Western Mustangs hope football camp ‘heals’ ahead of pressure-filled season

The Vanier Cup champions spent much of their offseason in mourning.

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The Vanier Cup champions spent much of their offseason in mourning.

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That’s why, as the Western Mustangs kick off training camp next weekend, aiming for a one-time national title on home soil, they hold close to their hearts friends they’ve lost, including legendary leaders Darwin Semotiuk and Larry Haylor, and dedicate each day in the field to their memory.

“It was definitely a very difficult time for our football program,” Mustangs head coach Greg Marshall said. “We didn’t have a lot of time to celebrate the Vanier Cup win (in December) when you know Darwin was admitted to hospital and then he and Larry passed away the same week in early January.

“I think once we get to training camp, we’ll do what Larry and Darwin did, and we’ll buckle up and focus on what we need to do.”

The Mustangs also remember former defensive coordinator Bob LaRose, quarterbacks coach Jay (KJ) Kenemy and standout defensive lineman Bryan (JJ) Jones, a native of London, who died suddenly on July 26.

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“I just attended (JJ’s) funeral and it was like a football meeting,” defensive coordinator Paul Gleason said. “All the people we have lost in such a short time, it really comes down to this bond that we all share. This is what brought us together and we suffer a lot from it, but at the same time we can rejoice.

“Boot camp will be a healing process and we will be able to sit down and tell the stories and share what each of these men meant to each of us. That is why boot camp will be a good and positive thing to do. many ways.

A large contingent is expected to attend Haylor’s memorial, which is scheduled a day before the Mustangs’ 2022 campaign kicks off against Guelph on Aug. 27 at 1 p.m. at Western Alumni Stadium.

Marshall, now in his 15th season at the helm of his alma mater, is counting on the program’s rich tradition of excellence to keep them together through tough times.

“We are just continuing what players and coaches have done before them,” he said. “We try to win and hope to win, but honoring their legacy by competing every week as they would have prepared their teams is the best way forward. We certainly remember what they did and it will be with us all season, and forever.

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The chance to lift the Vanier Cup on campus in November is automatic motivation. Needless to say, the first college football national title game held in London will have a much better chance of success if the Mustangs are successful.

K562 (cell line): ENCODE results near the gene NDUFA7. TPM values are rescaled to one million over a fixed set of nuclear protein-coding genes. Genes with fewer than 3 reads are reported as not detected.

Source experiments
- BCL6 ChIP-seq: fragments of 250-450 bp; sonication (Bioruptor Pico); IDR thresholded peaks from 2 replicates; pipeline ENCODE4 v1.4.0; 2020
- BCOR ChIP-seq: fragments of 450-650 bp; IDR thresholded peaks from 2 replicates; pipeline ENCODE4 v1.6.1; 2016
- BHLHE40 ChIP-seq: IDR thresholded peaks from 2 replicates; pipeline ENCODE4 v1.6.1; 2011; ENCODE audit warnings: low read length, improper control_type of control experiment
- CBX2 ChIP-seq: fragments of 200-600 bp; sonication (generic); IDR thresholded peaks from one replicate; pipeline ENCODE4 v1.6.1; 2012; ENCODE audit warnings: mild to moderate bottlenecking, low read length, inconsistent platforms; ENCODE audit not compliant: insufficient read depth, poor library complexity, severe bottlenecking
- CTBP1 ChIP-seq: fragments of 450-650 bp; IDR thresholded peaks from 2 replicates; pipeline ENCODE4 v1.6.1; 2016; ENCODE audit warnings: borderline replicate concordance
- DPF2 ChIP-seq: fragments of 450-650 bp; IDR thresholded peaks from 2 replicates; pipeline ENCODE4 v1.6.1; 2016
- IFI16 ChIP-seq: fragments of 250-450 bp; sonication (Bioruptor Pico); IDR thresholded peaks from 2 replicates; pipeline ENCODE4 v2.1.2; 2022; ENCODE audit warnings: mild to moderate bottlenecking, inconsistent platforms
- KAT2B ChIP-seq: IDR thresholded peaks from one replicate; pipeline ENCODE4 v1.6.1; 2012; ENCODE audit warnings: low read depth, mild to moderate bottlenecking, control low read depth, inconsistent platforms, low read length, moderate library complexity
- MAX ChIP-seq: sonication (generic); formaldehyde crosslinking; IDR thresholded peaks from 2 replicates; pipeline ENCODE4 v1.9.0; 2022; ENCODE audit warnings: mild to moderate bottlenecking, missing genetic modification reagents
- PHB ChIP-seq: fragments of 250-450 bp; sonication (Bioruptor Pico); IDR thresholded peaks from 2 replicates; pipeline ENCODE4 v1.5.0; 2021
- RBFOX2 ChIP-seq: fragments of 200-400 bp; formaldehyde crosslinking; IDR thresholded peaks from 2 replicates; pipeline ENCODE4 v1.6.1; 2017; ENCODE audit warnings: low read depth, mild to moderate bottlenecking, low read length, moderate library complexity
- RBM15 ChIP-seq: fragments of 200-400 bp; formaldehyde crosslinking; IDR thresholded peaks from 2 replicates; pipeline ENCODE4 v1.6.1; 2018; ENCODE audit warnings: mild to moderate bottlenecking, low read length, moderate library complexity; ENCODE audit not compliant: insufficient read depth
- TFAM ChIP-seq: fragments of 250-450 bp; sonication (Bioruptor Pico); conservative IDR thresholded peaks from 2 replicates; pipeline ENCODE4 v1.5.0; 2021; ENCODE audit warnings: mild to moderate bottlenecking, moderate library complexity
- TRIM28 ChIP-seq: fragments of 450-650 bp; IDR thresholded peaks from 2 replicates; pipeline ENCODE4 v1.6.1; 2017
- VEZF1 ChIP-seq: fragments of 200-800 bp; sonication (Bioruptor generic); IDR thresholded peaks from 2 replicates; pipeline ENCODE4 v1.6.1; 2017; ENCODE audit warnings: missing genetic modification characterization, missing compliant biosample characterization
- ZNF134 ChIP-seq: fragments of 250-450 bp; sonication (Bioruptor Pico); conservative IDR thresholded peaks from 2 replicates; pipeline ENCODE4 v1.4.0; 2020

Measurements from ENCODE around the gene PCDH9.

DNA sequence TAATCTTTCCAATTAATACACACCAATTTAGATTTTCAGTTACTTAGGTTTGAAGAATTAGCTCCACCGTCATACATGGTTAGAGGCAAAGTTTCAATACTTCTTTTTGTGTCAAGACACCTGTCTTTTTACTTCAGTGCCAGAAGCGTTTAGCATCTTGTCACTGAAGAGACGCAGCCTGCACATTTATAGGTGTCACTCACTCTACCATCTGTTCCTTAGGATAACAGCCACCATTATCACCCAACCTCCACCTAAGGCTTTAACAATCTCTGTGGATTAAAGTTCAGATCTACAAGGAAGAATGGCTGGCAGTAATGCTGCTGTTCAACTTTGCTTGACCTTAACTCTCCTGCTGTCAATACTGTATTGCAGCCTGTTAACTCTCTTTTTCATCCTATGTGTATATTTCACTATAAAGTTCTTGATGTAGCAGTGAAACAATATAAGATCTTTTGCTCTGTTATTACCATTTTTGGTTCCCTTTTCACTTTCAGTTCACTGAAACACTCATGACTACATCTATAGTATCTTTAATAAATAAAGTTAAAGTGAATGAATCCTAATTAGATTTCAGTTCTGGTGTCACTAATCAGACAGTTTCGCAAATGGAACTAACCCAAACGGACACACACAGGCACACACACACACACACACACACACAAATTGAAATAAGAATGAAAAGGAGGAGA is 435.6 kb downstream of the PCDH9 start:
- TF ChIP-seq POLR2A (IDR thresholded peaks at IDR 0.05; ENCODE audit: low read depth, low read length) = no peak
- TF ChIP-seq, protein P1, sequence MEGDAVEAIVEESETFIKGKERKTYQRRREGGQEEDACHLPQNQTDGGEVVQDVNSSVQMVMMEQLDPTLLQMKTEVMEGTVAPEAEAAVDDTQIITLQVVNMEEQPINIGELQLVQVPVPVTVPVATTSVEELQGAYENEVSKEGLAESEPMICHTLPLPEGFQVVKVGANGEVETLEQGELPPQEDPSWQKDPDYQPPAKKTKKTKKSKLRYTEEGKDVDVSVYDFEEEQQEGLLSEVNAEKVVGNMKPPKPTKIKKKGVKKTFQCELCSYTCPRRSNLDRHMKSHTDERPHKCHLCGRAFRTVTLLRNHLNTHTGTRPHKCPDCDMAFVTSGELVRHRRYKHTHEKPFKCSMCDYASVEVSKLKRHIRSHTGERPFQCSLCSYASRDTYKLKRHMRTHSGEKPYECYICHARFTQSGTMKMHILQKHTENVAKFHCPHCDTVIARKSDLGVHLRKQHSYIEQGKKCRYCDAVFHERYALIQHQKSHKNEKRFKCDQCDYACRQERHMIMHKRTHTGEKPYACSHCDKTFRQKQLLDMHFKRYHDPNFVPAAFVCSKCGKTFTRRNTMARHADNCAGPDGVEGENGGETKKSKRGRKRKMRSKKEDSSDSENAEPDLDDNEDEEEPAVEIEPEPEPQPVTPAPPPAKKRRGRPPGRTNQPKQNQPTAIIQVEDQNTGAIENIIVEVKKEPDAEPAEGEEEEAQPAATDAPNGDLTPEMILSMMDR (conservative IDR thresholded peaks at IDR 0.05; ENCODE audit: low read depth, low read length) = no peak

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They don’t have the easiest route, however. They must first get through an improved Ontario conference before a semi-final showdown with the Quebec champion (likely Laval or Montreal) in the Mitchell Bowl.

“I was hoping, like the Knights (in the Memorial Cup), that you’d get that host spot,” Marshall joked, “but it’s not going to happen. It’s a lot of pressure. It is a difficult path. For us, there is pressure on us all the time. The fact that we have the opportunity to host the Vanier Cup creates a lot of excitement and buzz and puts some pressure on us, but we try to make it happen every year anyway.

“I (personally) don’t feel a lot of extra pressure at the start of the season.”

Having one of the best offensive lines in the country will help. The returning trench men will give Cup MVP quarterback Evan Hillock and running backs Keon Edwards and Edouard Wanadi plenty of time to operate.

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“They know the system and they’ve played it at the highest level,” Marshall said. “Our offensive line is not just made up of good players, but leaders, and that leadership will keep everyone motivated and in line.”

Hillock felt he was too light at the end of last season, so he spent time gaining weight and worked with former Mustangs quarterback Will Finch to clean up his mechanics and make sure that his arm remains healthy.

“Last year is last year. It’s a fresh start (and) everyone is going to come and get us more than before,” he said. “No extra pressure. At Western, we take it day by day. You don’t win the Vanier Cup in August. We don’t think about it. We think about getting better every day, (so) when that time comes, we’ll be good to go.

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The Mustangs’ biggest concern will be on the defensive front, where they earned National Lineman of the Year Deionte Knight and most of his top talent. Alex Veilleux got into medical school at McMaster, Austin Fordham-Miller got a job opportunity he didn’t want to pass up, and Nic Theriault was ready to jump into the business world.

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Gleason has experienced a three-line front and he will be complemented by a solid back, bolstered last week by the return of Danny Valente from the Ottawa RedBlacks. The defense also added transfers from lineman Connor Franzisi, who played at Alabama A&M, and Nate Gonzalez from Simon Fraser to provide a spark.

“We talked about it in 2017 (when the Mustangs beat Laval at the Vanier Cup),” Marshall said. “We thought the o line would be a strength and the d line a problem. At the end of the season, our D line, they were workers – no superstars or all-Canadians in that group – but they played at an extremely high level. Paul has done a great job of mixing up the fronts, but this is an opportunity for the younger guys who haven’t played much to stand out. It can be a strength. »

And if not, Gleason has another solution.

“As long as the offense scores 50 (a game), the defense will be fine,” he said.

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